The first step to solving the puzzle is to choose what kind of a cloud model you would want for your business. For eg: If you are a large scale multinationals, the hybrid cloud could be the most viable.  It gives you better flexibility in terms of deciding on the best combination of pay-per-use public cloud, private cloud and an on premise presence. For one, the migration itself becomes staggered and you get the space to decide on a pace, including, giving your internal team the time to come up the curve. To add to that, cloud automation and monitoring tools help you control extra costs and maximize resource utilization. For example: following the capacity versus utilization curve by AWS might be a good start for you to draw a parallel between your demands, budgets and the level of scalability that you are looking at for your business. This will also guide you to move from an infrastructural mindset to an overall IT centric approach.

All of this sounds easy on paper but when you start getting your hands dirty and implementing these changes, it can get really complicated. You can have all the tools and automated processes set in place, but if you don’t have a core, skilled team driving the move, it can very quickly turn into a veritable battleground. Yes, technology has overtaken every other industry with the pace at which it is evolving, but human learning and understanding is irreplaceable.

A lesson learnt in our three decades of experience within the traditional IT framework, with legacy systems, and now with the digital tech following a more agile development model. When it comes to the cloud there will always be difficult questions, but we have managed to answer them all, right from cloud architecture management, cloud migration to enterprise cloud solutions and cloud consulting. We’ve been helping our clients #GetITRight for decades!

‘Managed’ GICs for ‘Managing’ Budgets and more!

In todays’ hyper-paced business environment where continuous delivery and continuous innovation have become a norm, CIOs must take a continuous approach to budget optimization as well. With so much c-suite thrust on balancing innovation with cost and delivery, it’s safe to assume that this is continuously on their mind! While the technology itself dominates the narrative when it comes to budget allocation, the people who manage and deliver the technology is an equally important aspect that can not only contribute to cost arbitrage, but also deliver immense value to the enterprise.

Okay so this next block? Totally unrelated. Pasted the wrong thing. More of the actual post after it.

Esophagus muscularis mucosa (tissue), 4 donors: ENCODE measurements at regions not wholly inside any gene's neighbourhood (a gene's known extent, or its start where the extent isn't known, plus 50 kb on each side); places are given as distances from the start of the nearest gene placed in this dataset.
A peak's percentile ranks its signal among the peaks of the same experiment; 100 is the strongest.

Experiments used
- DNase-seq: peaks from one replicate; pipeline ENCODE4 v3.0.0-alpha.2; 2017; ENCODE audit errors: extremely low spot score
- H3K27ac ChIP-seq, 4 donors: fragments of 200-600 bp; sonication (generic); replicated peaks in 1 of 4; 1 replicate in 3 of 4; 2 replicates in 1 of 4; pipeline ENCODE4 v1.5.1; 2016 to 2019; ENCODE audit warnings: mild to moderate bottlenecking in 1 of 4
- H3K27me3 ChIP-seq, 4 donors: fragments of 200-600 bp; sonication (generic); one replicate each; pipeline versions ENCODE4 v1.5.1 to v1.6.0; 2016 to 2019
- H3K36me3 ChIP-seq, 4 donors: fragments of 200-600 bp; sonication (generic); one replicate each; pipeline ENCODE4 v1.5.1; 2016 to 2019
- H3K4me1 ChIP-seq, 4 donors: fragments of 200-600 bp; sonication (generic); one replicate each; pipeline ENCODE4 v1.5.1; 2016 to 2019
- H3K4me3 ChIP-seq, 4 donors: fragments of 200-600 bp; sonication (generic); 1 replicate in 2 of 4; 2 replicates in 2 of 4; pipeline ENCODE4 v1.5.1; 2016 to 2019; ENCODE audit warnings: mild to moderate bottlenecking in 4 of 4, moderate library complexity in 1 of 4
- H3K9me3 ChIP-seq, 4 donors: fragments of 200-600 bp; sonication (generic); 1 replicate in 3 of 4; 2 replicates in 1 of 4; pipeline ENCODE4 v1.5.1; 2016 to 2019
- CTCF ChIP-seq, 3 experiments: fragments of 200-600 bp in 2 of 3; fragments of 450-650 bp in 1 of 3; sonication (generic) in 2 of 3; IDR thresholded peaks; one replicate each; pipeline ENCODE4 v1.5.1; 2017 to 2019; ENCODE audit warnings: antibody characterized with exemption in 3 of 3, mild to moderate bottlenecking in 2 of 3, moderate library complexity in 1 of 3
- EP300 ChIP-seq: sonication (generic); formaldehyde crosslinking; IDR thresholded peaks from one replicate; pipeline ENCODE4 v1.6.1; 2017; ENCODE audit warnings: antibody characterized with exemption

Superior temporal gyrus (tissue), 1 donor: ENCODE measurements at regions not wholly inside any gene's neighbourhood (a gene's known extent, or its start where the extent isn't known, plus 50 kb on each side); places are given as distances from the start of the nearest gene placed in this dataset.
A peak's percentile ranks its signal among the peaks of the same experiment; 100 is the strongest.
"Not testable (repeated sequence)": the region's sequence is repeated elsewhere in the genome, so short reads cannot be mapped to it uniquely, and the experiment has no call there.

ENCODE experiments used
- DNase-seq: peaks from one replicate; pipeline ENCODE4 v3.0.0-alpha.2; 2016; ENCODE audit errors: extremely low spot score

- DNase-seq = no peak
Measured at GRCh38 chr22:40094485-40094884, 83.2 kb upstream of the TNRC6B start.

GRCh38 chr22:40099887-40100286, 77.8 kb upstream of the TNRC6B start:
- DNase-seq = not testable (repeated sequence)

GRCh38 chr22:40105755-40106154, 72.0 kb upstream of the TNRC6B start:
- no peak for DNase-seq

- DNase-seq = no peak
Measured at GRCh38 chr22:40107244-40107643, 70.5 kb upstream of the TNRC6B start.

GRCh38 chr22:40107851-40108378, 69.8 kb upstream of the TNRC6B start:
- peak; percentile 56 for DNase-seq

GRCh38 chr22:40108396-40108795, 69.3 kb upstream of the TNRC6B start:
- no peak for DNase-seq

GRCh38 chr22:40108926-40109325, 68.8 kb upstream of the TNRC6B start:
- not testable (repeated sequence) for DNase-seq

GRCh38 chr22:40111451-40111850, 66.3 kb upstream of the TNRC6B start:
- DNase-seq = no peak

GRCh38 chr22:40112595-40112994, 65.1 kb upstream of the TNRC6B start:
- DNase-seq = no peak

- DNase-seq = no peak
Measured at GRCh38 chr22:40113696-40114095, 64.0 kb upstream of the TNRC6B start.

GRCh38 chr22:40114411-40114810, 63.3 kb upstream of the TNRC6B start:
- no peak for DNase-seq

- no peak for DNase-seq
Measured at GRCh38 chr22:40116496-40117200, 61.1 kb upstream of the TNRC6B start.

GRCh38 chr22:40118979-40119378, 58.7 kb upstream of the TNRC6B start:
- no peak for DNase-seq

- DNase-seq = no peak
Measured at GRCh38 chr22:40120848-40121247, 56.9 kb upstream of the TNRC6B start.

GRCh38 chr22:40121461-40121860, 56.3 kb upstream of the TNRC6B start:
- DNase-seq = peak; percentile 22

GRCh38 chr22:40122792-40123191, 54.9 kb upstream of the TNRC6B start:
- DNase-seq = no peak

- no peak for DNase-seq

For this it’s important that IT leaders take a more strategic view of talent acquisition and management (both internal and external), unlike the tactical approach they usually take. We recently did a study of IT cost structures to help our clients understand how to think about their overall IT costs and how to use the right talent management strategy to free up budgets. The study was conducted across diverse companies and revealed that total IT talent costs are consuming on an average 53% of the IT budget! This points to a huge opportunity gap, both in managing IT talent and costs thereof.

A managed GIC sometimes referred to as the managed captive model is a proven framework for plugging these gaps and creating more value for your enterprise. It gives you all the strategic benefits of a Global In-House center, while mitigating your legal risks, protecting your IP risks and solving your day to day management issues. Plus, access to a quality talent pool means that your managed GIC can serve as the R&D and Innovation Hub for your enterprise and contribute positively to your bottom-line.

Versitae and Systems Plus together have decades of experience in operating this model for clients where our clients achieve 30%+ cost savings on average compared to traditional offshoring. Our experience allows us to refine our approach and fine tune our processes to make it easy and efficient for clients to adopt the MGIC model. From team design to Sourcing and Onboarding to managing the entire talent lifecycle, we can help you with end-to-end operationalization of your strategic talent pool.

The benefits of the MGIC platform are many – Not only is it a fully transparent model with complete control, but it’s also EBITDA accretive. Additionally, the MGIC platform gives you access to high quality tech talent with deep domain expertise in emerging areas like AI, data science and cloud. To discover it for yourself, reach out to us for a free consult along with a free price comparison matrix tailor made to your skill needs.